A U.S. jury said Marvell Technology Group Ltd. (MRVL) should pay $1.17 billion in damages that may be tripled for infringing patents for integrated-circuit technology held by Carnegie Mellon University. The jury found Marvell’s infringement willful, providing a basis for U.S. District Judge Nora Barry Fischer to increase the award by as much as three times, according to a statement by K&L Gates LLP, the law firm representing the university. Carnegie Mellon sued over use of the two patents, issued in 2001 and 2002 (patents 6,201,839 and 6,438,180), that cover ways to detect data stored on a computer’s hard-disk drive by filtering out noise or unwanted electrical signals. The school in a March 6 complaint said at least nine types of Marvell’s circuits use its inventions. The case is Carnegie Mellon University v. Marvell Technology Group Ltd., 09cv290, U.S. District Court for the Western District of Pennsylvania (Pittsburgh).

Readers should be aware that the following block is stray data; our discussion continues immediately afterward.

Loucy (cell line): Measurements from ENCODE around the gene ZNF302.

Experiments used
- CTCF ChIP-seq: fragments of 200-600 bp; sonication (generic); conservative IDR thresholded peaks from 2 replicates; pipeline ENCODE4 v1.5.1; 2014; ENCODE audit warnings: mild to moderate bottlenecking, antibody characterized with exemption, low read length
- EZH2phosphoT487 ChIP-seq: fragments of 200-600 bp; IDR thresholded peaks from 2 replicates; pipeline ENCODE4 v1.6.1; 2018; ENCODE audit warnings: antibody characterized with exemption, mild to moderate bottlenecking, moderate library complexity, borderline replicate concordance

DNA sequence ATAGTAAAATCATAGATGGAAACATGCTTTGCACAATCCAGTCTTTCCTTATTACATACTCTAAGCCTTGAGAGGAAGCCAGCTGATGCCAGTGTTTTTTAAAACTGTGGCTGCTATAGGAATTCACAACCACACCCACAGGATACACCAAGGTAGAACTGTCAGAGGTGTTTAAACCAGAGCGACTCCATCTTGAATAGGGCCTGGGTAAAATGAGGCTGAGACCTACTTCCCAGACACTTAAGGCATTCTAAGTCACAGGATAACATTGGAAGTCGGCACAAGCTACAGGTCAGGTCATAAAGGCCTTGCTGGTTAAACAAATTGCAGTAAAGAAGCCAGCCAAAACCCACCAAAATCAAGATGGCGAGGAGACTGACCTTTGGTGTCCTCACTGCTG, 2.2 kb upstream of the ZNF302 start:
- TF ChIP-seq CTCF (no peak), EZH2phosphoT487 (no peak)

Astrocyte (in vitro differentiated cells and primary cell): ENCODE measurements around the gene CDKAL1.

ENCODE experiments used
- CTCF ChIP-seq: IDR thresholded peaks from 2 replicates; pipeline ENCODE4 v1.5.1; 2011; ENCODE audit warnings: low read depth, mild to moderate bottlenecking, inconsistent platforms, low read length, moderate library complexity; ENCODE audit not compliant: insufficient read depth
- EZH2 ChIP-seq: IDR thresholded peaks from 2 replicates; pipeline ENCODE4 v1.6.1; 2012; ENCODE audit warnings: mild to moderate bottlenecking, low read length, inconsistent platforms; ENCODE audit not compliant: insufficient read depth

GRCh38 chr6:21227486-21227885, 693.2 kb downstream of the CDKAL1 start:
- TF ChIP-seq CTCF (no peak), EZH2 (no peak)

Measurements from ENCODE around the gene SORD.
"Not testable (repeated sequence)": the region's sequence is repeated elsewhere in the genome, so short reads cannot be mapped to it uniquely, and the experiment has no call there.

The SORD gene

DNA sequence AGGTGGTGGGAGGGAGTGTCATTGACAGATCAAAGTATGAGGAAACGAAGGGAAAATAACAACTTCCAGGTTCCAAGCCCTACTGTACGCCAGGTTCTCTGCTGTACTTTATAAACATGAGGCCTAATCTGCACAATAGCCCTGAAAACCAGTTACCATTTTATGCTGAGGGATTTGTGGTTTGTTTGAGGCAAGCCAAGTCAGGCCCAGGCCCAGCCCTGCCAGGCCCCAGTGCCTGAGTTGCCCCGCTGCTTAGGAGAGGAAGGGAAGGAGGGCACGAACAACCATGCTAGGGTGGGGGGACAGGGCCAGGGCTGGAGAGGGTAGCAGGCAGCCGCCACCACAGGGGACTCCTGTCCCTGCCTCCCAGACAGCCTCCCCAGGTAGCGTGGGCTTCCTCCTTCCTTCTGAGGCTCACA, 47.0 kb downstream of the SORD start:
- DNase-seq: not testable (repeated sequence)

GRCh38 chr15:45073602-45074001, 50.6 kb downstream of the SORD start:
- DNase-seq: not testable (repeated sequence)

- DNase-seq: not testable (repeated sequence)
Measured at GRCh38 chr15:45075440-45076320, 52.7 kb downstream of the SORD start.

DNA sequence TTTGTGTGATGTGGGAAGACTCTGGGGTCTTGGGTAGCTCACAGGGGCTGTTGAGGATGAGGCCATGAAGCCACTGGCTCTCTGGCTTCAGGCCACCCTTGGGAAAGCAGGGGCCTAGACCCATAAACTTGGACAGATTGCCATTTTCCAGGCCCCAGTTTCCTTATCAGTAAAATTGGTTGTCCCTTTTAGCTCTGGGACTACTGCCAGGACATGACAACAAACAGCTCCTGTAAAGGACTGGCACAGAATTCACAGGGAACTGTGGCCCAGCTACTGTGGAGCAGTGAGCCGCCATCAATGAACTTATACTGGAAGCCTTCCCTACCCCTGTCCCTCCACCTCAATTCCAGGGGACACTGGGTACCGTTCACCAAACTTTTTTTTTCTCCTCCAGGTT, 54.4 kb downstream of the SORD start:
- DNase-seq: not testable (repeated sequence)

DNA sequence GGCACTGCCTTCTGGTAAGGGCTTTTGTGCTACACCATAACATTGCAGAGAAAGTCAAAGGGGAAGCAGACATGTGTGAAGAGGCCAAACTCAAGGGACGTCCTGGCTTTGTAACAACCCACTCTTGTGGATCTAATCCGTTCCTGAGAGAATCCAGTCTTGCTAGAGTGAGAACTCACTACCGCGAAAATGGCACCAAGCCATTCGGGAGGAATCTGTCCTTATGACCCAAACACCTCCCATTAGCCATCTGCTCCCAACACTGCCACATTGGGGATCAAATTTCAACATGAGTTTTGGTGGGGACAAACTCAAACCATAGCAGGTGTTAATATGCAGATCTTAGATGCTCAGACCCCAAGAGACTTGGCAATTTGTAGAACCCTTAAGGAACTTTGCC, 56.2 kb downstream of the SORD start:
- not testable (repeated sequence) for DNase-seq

Carnegie claimed that Marvell had infringed on a pair of patents relating to fundamental technology for increasing the accuracy with which hard drive circuits read data from high-speed magnetic disks. The patents were developed by José Moura, a professor in the department of electrical and computer engineering, and Aleksandar Kavcic, a former Ph.D. student now a professor at the University of Hawaii. Their work was supported by Carnegie’s Data Storage Systems Center, a university research organization. During the trial, Marvell argued that it had not used the university’s technology and that those patents were invalid because similar systems had been developed elsewhere before the university filed for its patents. A company spokesman said Marvell would seek lower damages from the judge in post-trial hearings, which are scheduled for May, and might appeal the ruling otherwise.